Source: Baxter R, Bakshi N, Fireman B, et al. Lack of association of Guillain-Barré syndrome with vaccinations. Clin Infect Dis. 2013; 57( 2): 197– 204; doi: 10.1093/cid/cit222OpenUrl
Question: Among individuals with Guillain-Barré syndrome, is there an association with vaccination in the preceding 6 or 10 weeks?
Question type: Intervention
Study design: Case-centered
Investigators from the Kaiser Permanente Medical Group and Vaccine Study Center and the Centers for Disease Control and Prevention (CDC) retrospectively evaluated a cohort of individuals with documented Guillain-Barré syndrome (GBS) to see if there was an association with vaccination in the 6 or 10 weeks prior to onset. Cases were classified based on a review of medical records by a neurologist according to the Brighton Collaboration case definition criteria.1 The study population was comprised of the >3 million individuals in Northern California insured by Kaiser Permanente. Cases included all individuals hospitalized with first occurrence of verified GBS between 1995 and 2006. Only those who received any vaccine dose within a year of onset of GBS (9 months for influenza vaccine to avoid confounding from the previous year’s vaccine) were included. Odds ratios were calculated by comparing the observed odds that vaccination of cases occurred within the risk interval prior to GBS onset compared to the expected odds derived from the proportion of the vaccinated health plan population, matched for age and sex, who were vaccinated with that same vaccine within the same risk interval.
Electronic medical record review revealed 415 confirmed cases of GBS during the study follow-up period of over 32 million person-years, yielding an incidence of 1.27 cases/100,000 person-years. Two thirds of cases had a documented respiratory or gastrointestinal illness in the 90 days preceding onset of GBS. Cases peaked in March and were more common in winter compared to nonwinter months (P = .003). Among the 415 cases, 25 (6%) had received any vaccine in the 6 weeks prior to onset. The odds ratio for receipt of influenza vaccine (TIV) within 6 weeks of onset of GBS compared to the prior 9 months was 1.1 (95% CI, 0.4–3.1). The odds ratios of receipt of tetanus-diphtheria-containing vaccine, 23-valent pneumococcal vaccine, or all vaccines combined in the 6 weeks prior to onset of GBS compared to the prior 12 months were 1.4 (95% CI, 0.3–4.5), 0.7 (95% CI, 0.1–2.9), and 1.3 (95% CI, 0.8–2.3), respectively. Using the 10-week risk interval, 37 (9%) of the individuals with GBS had been vaccinated. However, only injectable typhoid vaccine had an elevated odds ratio (10.75; 95% CI, 1.14–285.04) for GBS. For childhood vaccines, there were no cases of GBS during the risk intervals, despite administration of >8 million doses. Of the 18 persons with onset of GBS within 6 weeks of receipt of TIV, 13 (72%) had a documented antecedent respiratory or gastrointestinal infection.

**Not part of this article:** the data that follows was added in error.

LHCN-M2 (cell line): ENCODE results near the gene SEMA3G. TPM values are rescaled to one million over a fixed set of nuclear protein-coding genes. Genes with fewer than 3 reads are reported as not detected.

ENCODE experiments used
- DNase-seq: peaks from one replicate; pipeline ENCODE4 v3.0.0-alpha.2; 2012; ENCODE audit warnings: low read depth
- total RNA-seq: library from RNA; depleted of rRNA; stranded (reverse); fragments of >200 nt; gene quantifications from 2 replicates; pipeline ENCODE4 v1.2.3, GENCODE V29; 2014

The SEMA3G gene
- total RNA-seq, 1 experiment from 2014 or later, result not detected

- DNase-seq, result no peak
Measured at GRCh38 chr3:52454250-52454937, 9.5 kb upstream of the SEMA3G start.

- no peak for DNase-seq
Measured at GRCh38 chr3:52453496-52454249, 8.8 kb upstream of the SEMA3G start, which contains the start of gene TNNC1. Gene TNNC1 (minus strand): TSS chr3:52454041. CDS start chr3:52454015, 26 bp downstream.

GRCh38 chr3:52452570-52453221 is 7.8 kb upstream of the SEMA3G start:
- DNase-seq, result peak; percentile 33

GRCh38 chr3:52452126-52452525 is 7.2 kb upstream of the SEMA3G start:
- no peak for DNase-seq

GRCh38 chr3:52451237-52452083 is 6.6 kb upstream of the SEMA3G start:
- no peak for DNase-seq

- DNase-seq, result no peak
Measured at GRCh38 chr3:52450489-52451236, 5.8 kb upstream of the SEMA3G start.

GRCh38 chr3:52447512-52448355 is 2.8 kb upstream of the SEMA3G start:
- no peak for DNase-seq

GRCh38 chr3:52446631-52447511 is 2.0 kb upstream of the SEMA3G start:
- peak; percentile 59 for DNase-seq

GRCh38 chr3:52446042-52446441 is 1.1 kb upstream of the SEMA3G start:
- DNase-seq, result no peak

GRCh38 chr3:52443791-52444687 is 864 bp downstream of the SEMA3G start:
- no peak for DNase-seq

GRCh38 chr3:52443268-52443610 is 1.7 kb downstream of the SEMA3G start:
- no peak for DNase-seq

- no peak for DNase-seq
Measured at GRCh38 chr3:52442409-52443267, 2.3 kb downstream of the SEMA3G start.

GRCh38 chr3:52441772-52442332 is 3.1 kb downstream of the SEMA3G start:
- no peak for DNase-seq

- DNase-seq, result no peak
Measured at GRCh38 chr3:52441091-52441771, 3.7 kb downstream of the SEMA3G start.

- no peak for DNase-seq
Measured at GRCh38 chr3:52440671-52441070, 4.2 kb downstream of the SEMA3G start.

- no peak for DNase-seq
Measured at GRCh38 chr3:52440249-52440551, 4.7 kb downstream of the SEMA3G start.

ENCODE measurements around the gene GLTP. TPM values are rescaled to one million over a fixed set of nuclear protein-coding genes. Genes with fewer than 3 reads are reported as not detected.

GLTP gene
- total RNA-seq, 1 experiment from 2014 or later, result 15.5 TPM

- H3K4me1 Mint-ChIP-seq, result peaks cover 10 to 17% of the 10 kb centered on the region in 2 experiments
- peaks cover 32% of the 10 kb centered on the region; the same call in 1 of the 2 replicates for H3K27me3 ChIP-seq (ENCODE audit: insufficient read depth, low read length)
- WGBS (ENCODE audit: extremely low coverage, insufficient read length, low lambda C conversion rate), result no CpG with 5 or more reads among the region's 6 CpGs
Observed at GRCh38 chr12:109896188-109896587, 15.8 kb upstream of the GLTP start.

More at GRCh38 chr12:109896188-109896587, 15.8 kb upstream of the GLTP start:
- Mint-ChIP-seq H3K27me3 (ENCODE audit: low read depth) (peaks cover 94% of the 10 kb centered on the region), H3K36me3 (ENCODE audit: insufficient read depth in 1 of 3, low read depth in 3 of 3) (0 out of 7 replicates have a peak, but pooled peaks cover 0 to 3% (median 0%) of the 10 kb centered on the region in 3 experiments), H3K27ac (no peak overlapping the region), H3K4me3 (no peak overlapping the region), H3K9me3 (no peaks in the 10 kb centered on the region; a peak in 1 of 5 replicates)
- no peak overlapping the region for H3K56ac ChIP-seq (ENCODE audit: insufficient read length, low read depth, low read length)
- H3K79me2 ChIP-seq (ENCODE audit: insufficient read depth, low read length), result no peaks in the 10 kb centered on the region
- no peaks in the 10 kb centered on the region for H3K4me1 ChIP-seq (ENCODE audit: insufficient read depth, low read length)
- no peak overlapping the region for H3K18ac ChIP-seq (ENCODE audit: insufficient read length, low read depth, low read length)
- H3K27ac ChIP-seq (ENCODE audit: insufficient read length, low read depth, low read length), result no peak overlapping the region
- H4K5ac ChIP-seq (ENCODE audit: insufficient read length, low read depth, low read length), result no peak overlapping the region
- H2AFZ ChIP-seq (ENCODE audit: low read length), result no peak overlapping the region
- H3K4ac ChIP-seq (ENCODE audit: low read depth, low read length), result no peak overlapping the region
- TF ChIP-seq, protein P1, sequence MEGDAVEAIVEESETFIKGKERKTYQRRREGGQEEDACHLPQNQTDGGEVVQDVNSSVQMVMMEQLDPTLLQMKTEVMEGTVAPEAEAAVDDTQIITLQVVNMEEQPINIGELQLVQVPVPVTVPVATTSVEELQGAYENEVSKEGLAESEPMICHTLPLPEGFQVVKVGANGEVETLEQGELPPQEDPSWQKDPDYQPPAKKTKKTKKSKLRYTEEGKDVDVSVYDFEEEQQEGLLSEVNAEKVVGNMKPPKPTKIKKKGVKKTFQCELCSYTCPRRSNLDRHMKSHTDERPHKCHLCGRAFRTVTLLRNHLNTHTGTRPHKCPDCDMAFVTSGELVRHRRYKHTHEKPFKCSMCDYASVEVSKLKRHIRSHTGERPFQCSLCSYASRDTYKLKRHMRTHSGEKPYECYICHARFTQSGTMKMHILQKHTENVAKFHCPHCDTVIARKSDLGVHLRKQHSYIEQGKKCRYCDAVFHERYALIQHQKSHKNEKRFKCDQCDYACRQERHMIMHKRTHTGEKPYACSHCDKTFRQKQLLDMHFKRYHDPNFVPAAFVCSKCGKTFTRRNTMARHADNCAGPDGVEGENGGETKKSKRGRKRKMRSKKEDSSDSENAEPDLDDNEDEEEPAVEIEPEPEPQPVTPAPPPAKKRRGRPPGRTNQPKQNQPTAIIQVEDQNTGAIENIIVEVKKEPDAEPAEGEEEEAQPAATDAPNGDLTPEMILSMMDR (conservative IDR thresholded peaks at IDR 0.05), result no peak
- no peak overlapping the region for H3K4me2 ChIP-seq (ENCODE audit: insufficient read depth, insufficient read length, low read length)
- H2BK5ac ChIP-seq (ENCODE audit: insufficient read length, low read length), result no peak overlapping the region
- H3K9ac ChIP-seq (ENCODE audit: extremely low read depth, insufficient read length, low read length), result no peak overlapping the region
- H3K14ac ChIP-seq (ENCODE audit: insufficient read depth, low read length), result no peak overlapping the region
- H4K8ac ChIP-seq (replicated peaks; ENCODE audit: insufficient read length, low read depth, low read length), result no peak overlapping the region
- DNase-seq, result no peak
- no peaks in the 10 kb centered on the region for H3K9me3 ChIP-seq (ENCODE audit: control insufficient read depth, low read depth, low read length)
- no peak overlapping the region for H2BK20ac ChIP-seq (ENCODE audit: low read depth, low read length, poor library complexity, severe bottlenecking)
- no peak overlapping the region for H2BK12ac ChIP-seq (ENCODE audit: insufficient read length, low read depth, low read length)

The authors conclude that there is no evidence for an association of GBS with antecedent vaccination, including influenza vaccination. They point out that a very small increased risk of GBS cannot be excluded, however, because of the rarity of the outcome (despite the large numbers included in the study).
Dr Tolan has disclosed no financial relationship relevant to this commentary. This commentary does not contain a discussion of an unapproved/investigative use of a commercial product/device.
The use of a case-centered approach and a large cohort of individuals renders this study a valuable addition to the evidence that vaccines are rarely, if at all, associated with GBS (since the 1976 A/ New Jersey swine influenza vaccine was removed from the market).2 As pointed out in the editorial commentary that accompanies this article,3 the power of the study was insufficient to completely exclude any association between vaccines and GBS. Further, the reviewing neurologist was not blind to the diagnosis and possible vaccine triggers documented in the charts, although the criteria used to assign a GBS diagnosis were strict. Most important, however, is the potential that vaccine uptake was underestimated by relying solely on the electronic medical record. In fact, this population was 1 of 4 cohorts analyzed to ascertain the sensitivity of the electronic medical record for TIV receipt.4 Although blinded to particular site, only 51% to 89% of TIV doses actually received were captured in the electronic record. Thus, an important number of TIV doses (11%–49%) were not identified in this study.
This important study addresses both influenza and other vaccines, and provides reassurance that childhood vaccines are not associated with GBS. Even if there is a risk on the order of 1 or 2 cases of GBS per million doses of TIV, this risk pales in comparison to the lives saved by influenza vaccination.
GBS, an acute inflammatory polyneuropathy, has been associated with one universally administered vaccine, the 1976 Swine influenza vaccine – and, despite continuing concerns as underscored by this report, none since. Pediatricians might well be reminded that the most frequent antecedents of GBS are infectious. Campylobacter jejuni, the most commonly associated agent, is a preventable food-borne and zoonotic pathogen.
↵* Published posthumously